MSU Extension and Montana Woolgrowers to offer beginner wool harvesting school in October
School is for those who want to learn how to shear their own small flock or take a step toward becoming a professional shearer.
BOZEMAN — Montana State University Extension and Montana Wool Growers Association are offering a beginner wool harvesting school on Oct. 13-16, at locations in Billings and Molt. The school is for those who want to learn how to shear their own small flock or take a step toward becoming a professional shearer.
Participants will learn marketing and business skills relevant to the wool industry, become familiar with the shearing machine and shearing tools and gain hands-on experience shearing sheep in a way that maintains a quality wool clip and minimizes stress to the sheep and shearer.
The cost of the three-day school is $300, which allows students to take more advanced MSU Extension-sponsored shearing classes for no additional charge (depending on the student’s shearing ability) or repeat the beginner course to refine their basic skills. The fee also includes supplies, beverages, lunches and snacks.
Brent Roeder, MSU Extension sheep specialist, will lead the course, along with Scott Lammers, Center of the Nation Wool manager, and Wade Kopren, sheep producer and professional shearing instructor.
Instruction begins at 1 p.m. Thursday, Oct. 13, at the Center of the Nation Wool warehouse, 119 S. 25th St. in Billings. Participants will learn about the principles of wool harvesting and the wool industry, animal welfare, business finance and labor laws, types of shearing gear and how to set up shearing equipment.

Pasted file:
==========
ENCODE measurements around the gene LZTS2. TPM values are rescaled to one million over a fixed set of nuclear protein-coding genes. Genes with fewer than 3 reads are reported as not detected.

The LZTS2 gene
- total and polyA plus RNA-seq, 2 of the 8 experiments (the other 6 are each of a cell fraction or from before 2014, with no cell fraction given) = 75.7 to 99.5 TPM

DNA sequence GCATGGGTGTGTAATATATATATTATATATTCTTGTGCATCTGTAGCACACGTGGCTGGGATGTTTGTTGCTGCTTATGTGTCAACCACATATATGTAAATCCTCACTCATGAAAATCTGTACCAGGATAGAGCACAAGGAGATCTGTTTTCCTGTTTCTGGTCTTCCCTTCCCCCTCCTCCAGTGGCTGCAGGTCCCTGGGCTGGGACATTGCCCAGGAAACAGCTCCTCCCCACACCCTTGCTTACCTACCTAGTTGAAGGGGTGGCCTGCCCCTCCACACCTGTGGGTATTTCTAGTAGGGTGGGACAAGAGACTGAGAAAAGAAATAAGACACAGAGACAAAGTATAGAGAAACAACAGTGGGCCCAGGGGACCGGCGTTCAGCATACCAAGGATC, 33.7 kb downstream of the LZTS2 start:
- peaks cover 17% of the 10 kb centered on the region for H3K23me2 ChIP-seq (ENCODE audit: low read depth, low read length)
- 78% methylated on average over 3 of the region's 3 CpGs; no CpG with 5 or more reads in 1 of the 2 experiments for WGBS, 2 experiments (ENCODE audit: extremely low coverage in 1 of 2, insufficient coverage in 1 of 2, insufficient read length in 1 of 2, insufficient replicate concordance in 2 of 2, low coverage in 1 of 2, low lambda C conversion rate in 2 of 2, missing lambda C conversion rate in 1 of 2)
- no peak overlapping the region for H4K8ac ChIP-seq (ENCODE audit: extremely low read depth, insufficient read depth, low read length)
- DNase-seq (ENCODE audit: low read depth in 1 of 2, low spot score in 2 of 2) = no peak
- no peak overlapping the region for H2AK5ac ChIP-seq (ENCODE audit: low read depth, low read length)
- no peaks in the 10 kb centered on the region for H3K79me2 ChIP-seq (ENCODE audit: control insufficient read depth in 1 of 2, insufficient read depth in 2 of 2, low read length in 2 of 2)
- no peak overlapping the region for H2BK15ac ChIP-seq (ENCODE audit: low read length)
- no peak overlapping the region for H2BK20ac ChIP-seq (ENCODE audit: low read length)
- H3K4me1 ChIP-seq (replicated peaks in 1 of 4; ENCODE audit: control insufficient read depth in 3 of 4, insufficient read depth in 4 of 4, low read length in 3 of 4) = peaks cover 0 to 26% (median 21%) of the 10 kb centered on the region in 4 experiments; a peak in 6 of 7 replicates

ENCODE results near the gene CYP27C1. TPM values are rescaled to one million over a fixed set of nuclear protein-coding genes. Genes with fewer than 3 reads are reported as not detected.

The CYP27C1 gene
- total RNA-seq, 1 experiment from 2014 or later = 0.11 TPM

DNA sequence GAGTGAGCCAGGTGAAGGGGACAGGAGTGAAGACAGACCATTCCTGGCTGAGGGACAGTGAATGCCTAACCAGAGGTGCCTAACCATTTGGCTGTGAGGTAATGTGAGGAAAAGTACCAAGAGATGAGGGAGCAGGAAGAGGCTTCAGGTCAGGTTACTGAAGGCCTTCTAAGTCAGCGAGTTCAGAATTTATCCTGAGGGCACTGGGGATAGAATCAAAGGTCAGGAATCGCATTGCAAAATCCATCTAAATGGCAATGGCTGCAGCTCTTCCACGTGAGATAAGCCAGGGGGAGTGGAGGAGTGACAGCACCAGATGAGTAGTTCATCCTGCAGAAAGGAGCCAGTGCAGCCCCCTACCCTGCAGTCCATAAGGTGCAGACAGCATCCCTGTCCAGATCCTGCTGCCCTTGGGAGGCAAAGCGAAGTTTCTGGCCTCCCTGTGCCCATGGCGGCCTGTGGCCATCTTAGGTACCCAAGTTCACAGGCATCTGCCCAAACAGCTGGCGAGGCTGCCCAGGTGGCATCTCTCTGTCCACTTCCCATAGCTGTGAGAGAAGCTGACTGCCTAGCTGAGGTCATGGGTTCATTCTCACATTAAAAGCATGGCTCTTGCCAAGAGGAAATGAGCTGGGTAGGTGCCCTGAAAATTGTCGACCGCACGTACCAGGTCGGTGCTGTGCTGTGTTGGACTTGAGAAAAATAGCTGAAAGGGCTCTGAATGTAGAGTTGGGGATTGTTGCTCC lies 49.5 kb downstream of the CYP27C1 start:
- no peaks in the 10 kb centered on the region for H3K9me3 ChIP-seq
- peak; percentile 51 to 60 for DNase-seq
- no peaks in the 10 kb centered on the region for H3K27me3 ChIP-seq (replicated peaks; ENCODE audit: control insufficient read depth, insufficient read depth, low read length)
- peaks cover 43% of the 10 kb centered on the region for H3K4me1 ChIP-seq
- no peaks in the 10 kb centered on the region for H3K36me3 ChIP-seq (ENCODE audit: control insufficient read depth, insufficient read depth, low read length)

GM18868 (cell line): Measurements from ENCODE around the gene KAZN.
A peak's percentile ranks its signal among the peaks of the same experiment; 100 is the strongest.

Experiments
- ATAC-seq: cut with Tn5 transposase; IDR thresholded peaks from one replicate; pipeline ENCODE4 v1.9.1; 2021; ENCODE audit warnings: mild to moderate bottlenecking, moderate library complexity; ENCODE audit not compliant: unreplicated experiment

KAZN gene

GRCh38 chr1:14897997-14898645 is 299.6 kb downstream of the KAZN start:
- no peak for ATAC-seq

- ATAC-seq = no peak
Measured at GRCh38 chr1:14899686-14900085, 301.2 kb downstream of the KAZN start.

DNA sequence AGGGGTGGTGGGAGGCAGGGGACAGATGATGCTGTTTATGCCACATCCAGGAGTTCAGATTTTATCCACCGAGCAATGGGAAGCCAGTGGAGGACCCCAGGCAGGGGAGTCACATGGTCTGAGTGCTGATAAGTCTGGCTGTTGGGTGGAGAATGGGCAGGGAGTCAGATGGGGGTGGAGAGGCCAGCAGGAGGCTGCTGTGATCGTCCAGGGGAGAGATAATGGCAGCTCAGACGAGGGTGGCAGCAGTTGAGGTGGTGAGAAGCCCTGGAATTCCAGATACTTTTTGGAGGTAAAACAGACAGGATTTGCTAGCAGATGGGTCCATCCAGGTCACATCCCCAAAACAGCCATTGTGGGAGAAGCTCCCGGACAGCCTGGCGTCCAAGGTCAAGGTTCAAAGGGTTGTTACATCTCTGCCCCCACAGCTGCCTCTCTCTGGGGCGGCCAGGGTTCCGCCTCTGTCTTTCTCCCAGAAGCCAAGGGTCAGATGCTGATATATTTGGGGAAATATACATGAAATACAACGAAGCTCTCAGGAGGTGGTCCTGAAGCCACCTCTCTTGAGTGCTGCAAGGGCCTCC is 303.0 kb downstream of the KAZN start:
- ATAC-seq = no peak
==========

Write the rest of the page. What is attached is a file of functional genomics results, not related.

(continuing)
From Friday, Oct. 14, to Sunday, Oct. 16, participants will travel daily to the Hollenbeck Ranch, 212 Oil Well Road in Molt, for the hands-on shearing portion of the course.
Because bending over and holding a sheep while shearing is physically demanding, Roeder said, it is important people realize it requires strength and stamina.
“Shearing requires the ability to comfortably lift 50 to 60 pounds chest high,” he said. “It also requires stamina, so a person should be able to do tasks such as loading a pickup with small, square hay bales without stopping or running continuously for 15 minutes.”
The class is limited to 16 students and those interested in attending need to complete an application form. Applicants under 16 years old must have instructor approval.
For more information about the wool harvesting school and to request an application, visit animalrangeextension.montana.edu/sheep/woolharvesting.html or email Denise Hoepfner at email@example.com. For answers to specific questions not found on the website, contact Brent Roeder at 406-980-0719.
–Montana State University
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